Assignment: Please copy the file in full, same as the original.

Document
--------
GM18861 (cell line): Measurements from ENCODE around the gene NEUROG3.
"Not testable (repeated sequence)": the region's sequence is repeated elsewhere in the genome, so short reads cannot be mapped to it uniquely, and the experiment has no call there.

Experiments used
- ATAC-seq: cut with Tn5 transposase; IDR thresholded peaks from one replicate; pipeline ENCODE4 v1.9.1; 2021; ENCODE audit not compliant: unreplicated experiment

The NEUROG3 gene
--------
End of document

GM18861 (cell line): Measurements from ENCODE around the gene NEUROG3.
"Not testable (repeated sequence)": the region's sequence is repeated elsewhere in the genome, so short reads cannot be mapped to it uniquely, and the experiment has no call there.

Experiments used
- ATAC-seq: cut with Tn5 transposase; IDR thresholded peaks from one replicate; pipeline ENCODE4 v1.9.1; 2021; ENCODE audit not compliant: unreplicated experiment

The NEUROG3 gene